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The most important work in the entire history of printmaking must be the first edition of Albrecht Dürer's Apocalypse, a series of 15 woodcuts and a title page published in 1498. This series crystallizes the first mature style of Dürer, the father of the northern Renaissance; it was a revolution in the history of woodcut; and it has had an overwhelming impact on the artistic understanding of the apocalypse in all media—painting, drawing, print, sculpture, stained glass, and tapestry—throughout Europe and eventually America, to our own day. The Apocalypse woodcuts crystallize Dürer's new style based on his 1494–1495 trip to Italy to study the novel works of the Renaissance. He created the 15 Apocalypse images during the two years following his return to Nuremberg. Dürer drew upon late gothic northern traditions infused with the reality of spiritual events, biblical interpretation, and dense composition, as well as careful attention to naturalistic details of flora and fauna. With those he conjoined Italian Renaissance approaches to compositional clarity, three-dimensional modeling and perspective in figures, and panoramic breadth of landscape. He thus interprets Saint John's phantasmagoric and poetic visions by giving them a convincing physical existence.

By suspending laws of nature only where the biblical text necessitates, while simultaneously emphasizing realistic details of objects, Dürer makes Saint John's visions concrete and believable. The placid landscapes look real. Except for heavenly beings, figures are in contemporary dress. The figures' bodies are modeled in the round and they move in convincing ways. Details of lighting, weather, objects, and plants are accurate. In The Vision of Seven Candlesticks, every candelabrum is different, a precise and elaborate variation on exactly the work being produced at the time by goldsmiths in Nuremberg and Augsburg. Dürer eliminates most typical late medieval fictions such as rotund monsters with fanged mouths in their stomachs. The Fourth Rider of the Apocalypse is no longer a childlike fantasy of a smiling skeleton, as in an earlier Bible woodcut, but a perfectly believable emaciated man, as human as the terrible images of prisoners released from concentration camps. Certainly we do not expect to see figures struggling or praying while suspended in the air, but if they did, their bodies could be formed, their clothing could hang, their facial expressions and actions could look like those depicted here. When Saint Michael fights an evil dragon—a biological hybrid bat-man-lizard—in the air, he is unnaturally suspended. However, his body is bent in elegant Mantegnesque counterpoise to thrust his spear, his expression is intense with effort, and his hands, knees, and feet project toward us in an entirely credible perspective. If the biblical metaphor has the angel tell Saint John to eat (that is, ingest, internalize) a book, Dürer's Apocolypse shows Saint John actually cramming the pages into his mouth. Dürer thus begins with fantastic allegories and creates a believable Apocalypse, forging an artistic strategy used successfully, for example, in the past century by H. G. Wells and Stanley Kubrick. No wonder later visual artists who took up the theme of the apocalypse were overwhelmingly influenced by 's images.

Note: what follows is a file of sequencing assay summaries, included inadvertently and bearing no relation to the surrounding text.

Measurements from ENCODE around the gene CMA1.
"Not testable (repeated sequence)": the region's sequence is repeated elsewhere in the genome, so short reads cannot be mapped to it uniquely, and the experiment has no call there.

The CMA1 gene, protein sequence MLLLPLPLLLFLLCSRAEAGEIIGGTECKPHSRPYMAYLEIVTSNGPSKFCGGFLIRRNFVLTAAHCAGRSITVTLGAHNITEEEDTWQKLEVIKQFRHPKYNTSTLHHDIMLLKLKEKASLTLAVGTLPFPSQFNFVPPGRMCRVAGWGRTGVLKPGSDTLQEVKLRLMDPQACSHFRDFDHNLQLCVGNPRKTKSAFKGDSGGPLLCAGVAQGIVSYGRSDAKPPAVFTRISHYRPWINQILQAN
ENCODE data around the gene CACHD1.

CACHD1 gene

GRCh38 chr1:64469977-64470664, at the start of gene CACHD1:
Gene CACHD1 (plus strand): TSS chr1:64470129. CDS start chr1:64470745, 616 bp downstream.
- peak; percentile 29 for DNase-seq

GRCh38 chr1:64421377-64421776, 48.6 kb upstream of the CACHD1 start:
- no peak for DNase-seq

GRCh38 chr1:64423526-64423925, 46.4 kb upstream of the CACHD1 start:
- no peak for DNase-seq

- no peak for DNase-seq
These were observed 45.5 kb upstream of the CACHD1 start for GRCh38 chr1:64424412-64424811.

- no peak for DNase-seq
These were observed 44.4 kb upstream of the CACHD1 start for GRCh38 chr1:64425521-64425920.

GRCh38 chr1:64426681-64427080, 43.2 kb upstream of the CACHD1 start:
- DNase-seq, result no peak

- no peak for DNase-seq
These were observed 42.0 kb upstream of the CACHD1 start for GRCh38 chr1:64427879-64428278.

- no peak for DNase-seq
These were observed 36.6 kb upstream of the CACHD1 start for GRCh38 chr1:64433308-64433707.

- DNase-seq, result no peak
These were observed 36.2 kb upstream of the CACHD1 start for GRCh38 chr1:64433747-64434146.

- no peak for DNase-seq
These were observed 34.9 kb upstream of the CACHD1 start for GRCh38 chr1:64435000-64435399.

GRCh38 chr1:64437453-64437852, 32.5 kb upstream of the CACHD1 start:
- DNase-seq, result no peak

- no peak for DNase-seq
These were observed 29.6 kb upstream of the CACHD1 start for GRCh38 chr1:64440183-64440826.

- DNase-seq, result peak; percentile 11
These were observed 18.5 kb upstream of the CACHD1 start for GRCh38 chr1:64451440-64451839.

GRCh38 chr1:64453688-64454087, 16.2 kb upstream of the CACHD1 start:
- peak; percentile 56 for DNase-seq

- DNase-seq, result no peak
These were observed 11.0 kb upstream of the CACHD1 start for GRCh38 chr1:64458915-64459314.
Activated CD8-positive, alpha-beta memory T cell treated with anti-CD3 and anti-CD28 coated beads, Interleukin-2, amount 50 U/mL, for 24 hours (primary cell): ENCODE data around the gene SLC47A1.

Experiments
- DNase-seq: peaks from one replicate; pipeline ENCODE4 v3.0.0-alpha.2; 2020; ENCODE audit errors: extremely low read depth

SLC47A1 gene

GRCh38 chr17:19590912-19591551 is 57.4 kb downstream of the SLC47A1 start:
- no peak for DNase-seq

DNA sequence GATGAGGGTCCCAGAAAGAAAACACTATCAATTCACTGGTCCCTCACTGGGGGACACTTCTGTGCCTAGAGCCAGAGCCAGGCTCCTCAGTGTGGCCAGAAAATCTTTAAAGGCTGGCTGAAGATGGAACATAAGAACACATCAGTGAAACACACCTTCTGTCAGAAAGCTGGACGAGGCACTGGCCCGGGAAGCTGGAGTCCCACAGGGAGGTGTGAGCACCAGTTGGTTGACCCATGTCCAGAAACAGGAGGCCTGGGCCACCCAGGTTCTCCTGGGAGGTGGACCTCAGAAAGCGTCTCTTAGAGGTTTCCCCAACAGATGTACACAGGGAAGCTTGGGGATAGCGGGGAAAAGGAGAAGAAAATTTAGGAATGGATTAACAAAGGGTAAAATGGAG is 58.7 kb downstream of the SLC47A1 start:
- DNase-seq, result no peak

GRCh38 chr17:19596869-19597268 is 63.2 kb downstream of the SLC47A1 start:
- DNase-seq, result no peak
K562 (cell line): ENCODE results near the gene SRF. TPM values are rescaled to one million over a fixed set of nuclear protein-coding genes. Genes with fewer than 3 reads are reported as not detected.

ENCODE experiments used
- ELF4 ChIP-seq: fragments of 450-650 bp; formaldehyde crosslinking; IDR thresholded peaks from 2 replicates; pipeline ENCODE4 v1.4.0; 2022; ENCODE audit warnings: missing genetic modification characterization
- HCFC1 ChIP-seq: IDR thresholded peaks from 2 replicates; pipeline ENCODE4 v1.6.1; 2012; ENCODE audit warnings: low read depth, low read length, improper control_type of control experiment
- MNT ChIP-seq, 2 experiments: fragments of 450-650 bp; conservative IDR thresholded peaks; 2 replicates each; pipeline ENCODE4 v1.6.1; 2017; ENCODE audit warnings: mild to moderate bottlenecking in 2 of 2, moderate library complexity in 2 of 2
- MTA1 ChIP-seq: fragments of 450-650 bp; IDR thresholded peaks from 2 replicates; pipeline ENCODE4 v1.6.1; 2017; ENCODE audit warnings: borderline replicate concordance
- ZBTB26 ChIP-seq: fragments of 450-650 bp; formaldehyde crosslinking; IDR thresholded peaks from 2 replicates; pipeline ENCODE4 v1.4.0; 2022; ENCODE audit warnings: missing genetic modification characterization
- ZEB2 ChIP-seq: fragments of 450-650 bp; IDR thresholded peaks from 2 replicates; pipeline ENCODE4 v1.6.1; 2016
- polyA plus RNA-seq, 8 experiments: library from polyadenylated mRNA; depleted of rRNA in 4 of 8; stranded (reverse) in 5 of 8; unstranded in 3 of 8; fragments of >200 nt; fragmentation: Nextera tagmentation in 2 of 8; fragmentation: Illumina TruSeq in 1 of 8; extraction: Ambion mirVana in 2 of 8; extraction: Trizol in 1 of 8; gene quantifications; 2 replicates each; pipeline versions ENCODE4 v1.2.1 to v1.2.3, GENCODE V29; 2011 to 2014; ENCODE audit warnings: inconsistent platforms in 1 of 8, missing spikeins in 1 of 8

Dürer's Apocalypse was published with woodcut images expanded over the full page. He faithfully included the entire biblical text of The Revelation to Saint John—Ã\u0082Â\u0094 one issue in Latin, the other in a German translation, but the text was printed on the back of the images. Turning the pages of a bound copy, the reader would first see the full image on the dominant right-hand side and then the text on the left. Dürer thus reversed the emphasis in a typical relation of text to image in this book, the first designed, made, and published by the same artist. Thirteen of the subjects of Dürer's scenes are illustrated in a bible published in 1483 by his godfather, Anton Koberger, and surely provided him with a beginning point. However, Dürer expanded the quaint little woodcuts in that bible into images five to fifteen times as large, even bigger than the largest single-page images in Koberger's famous 1493 Nuremberg Chronicle, some of whose woodcuts he may have helped design as a youth.